Condition 4: Rationalization/Cheerleading
The post-GFC bull market has been accompanied by a chorus of straight-faced and earnest market sycophants. Traditionally, this seat has been occupied by empty heads on CNBC, but perhaps no one embodies this more now than Donald Trump, who has come to use the stock market as a key metric for judging the success of his policies.
The primary rationalization in this cycle is that the national debt and deficits don’t matter. This belief has been taken up by many serious economists, policy makers, and investors, including Warren Buffett in his 2018 shareholder letter.
While these commenters are technically correct that a large national debt and deficit does not automatically spell doom for an economy, it does serve as a capacitor for growth (which I have explained in detail in my blog post series on MMT). Higher levels of debt reduce the capacity for growth. This has been true for Japan, the U.S., and now China.
Also, I notice that Berkshire Hathaway is sitting on $112 billion in cash. If the debt and deficits didn’t matter, that money would be deployed. But it does matter, and Uncle Warren can’t find any growth opportunities worth the risk.
Chart 4: China GDP Growth Y/Y and Total Debt
The Role of the Federal Reserve
Although the Federal Reserve is not a direct buyer of U.S. equities, it plays a key role in the current Participant Ponzi. Namely, it has lowered short-term interest rates to near zero and kept them there for seven years as well as implemented multiple rounds of quantitative easing which depressed long-term interest rates and suppressed volatility. This has forced investors into the Participant Ponzi, both in numbers of investors and the amount that each invests in the Participant Ponzi.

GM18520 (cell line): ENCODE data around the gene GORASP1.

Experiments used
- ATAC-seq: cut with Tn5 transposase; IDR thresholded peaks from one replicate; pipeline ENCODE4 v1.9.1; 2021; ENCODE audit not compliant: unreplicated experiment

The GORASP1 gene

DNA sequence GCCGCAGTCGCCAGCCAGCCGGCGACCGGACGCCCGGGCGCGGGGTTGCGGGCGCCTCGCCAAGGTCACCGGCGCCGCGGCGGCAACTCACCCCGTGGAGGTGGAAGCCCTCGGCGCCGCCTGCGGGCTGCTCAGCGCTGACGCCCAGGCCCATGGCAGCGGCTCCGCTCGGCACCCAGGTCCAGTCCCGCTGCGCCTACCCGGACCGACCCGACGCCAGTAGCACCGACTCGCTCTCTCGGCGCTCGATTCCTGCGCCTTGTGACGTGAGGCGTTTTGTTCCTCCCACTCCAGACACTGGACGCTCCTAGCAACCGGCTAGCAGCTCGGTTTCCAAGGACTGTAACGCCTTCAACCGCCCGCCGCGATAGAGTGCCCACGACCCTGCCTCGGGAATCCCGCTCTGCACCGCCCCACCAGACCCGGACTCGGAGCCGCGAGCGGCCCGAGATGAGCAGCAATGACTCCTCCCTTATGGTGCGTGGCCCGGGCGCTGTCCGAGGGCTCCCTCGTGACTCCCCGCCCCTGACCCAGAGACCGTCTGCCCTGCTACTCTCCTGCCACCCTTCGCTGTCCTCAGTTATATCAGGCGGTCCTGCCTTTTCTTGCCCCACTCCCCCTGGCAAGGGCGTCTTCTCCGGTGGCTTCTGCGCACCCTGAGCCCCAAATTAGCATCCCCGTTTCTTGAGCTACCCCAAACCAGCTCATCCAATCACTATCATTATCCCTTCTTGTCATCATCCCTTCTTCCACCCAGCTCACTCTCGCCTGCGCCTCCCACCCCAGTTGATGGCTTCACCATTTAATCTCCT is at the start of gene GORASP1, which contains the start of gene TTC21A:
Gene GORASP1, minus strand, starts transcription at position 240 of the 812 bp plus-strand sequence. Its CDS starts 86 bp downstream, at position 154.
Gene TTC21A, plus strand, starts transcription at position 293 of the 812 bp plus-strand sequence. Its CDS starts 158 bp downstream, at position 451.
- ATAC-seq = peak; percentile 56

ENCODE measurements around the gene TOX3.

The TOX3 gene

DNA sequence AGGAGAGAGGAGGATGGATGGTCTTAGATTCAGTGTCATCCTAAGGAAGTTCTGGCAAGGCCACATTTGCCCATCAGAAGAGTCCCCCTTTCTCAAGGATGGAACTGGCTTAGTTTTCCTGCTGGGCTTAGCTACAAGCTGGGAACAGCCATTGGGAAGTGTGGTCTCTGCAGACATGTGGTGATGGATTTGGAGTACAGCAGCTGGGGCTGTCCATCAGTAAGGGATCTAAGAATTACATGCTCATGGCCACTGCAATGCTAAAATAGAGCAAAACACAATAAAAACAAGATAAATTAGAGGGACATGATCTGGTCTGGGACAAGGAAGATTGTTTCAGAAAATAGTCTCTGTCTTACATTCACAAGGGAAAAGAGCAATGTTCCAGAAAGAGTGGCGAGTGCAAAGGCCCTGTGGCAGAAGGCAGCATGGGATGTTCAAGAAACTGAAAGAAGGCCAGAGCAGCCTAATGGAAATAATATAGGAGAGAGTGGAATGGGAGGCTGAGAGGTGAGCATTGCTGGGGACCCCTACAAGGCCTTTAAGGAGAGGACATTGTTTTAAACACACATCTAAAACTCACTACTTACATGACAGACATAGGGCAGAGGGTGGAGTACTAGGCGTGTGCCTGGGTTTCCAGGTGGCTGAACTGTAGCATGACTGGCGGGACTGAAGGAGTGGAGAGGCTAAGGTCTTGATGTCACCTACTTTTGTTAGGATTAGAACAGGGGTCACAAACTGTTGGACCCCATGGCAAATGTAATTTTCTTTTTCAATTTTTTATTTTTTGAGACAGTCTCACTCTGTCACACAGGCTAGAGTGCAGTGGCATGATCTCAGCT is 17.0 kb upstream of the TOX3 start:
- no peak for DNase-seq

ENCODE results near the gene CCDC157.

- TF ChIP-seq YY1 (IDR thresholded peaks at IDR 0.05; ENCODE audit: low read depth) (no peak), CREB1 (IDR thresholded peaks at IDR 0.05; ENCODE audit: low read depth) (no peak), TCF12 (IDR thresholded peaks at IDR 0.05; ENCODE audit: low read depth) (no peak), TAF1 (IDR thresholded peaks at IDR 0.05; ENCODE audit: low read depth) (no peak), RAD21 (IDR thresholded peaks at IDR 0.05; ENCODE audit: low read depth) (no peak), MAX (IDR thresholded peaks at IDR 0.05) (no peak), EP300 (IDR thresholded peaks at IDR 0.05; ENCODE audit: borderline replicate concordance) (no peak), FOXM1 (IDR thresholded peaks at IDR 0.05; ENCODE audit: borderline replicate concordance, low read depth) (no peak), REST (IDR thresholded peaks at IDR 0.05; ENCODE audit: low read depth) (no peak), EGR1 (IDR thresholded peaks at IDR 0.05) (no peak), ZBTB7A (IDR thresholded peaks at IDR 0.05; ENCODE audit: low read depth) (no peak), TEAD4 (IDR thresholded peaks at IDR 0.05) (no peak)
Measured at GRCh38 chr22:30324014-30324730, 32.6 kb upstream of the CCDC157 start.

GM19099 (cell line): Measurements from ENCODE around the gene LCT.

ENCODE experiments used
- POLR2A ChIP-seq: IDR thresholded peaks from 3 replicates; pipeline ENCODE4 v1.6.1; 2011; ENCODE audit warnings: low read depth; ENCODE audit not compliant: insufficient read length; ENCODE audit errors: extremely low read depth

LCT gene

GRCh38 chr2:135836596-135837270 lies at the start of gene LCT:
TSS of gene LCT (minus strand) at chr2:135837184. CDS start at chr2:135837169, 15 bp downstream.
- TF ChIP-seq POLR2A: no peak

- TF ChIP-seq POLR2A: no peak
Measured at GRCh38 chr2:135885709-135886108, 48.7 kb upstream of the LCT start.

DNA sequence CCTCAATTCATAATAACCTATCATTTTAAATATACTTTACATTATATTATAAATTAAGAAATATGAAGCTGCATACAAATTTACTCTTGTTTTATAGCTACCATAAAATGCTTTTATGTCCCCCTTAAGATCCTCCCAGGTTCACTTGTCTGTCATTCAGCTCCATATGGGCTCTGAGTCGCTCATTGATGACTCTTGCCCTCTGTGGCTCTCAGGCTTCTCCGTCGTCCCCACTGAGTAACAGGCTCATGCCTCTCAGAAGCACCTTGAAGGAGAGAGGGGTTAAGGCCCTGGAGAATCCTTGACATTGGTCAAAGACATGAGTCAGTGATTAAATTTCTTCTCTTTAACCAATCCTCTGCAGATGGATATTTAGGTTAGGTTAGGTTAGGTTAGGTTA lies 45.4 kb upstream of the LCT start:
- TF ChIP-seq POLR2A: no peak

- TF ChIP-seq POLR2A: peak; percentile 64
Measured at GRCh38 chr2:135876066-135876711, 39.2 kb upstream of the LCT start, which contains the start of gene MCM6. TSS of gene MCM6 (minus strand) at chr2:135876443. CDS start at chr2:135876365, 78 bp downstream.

In normal markets there are investment alternatives which compete with the Participant Ponzi for capital. The Federal Reserve has destroyed them. For instance, when I started in the business in 1994, investors could get four to six percent from money market funds. That was stiff competitions for 10 to 12 percent offered by the stock market, where your investment could get cut in half.
Today, many investors, especially retirees, are invested with excessively high equity allocations due to the Federal Reserve’s manipulations.
Finally, the Federal Reserve has given the Participant Ponzi an intellectual underpinning and gravitas that it doesn’t deserve.
In my next post, I will examine how
the current Participant Ponzi will end.
 I know that many firms have paid for stock buybacks out of their cash flow. However, if they are at the same time borrowing to fund CAPEX and other expenses, they are effectively financing their buybacks.
 Source: Bloomberg.
 Source: Bloomberg.
 Source: Bloomberg. The Move Index measures the volatility of U.S. Treasuries across the curve.
 Global Financial Data; Available at: https://www.globalfinancialdata.com/GFD/Blog/how-many-stocks-are-in-wilshire-5000; Accessed April 26, 2019.
 The Hamilton Project; Available at: http://www.hamiltonproject.org/charts/firm_concentration_is_rising_particularly_in_retail_and_finance; Accessed April 26, 2019.
 Berkshire Hathaway 2018 Shareholder Letter. Available at: http://www.berkshirehathaway.com/letters/2018ltr.pdf; Accessed May 16, 2019.
 Source: Bloomberg.
 The mere utterance of this phrase would have caused laughter 10 years ago, but Central Banks in Japan and Switzerland, among others, have come to be significant holders of equities. For instance, the Bank of Japan now owns 77.5 percent of Japan’s ETF market, equivalent to 23 trillion yen of equity holdings. See https://www.reuters.com/article/us-japan-economy-boj/kuroda-defends-japan-central-banks-etf-buying-sees-no-near-term-exit-idUSKBN1O602Q.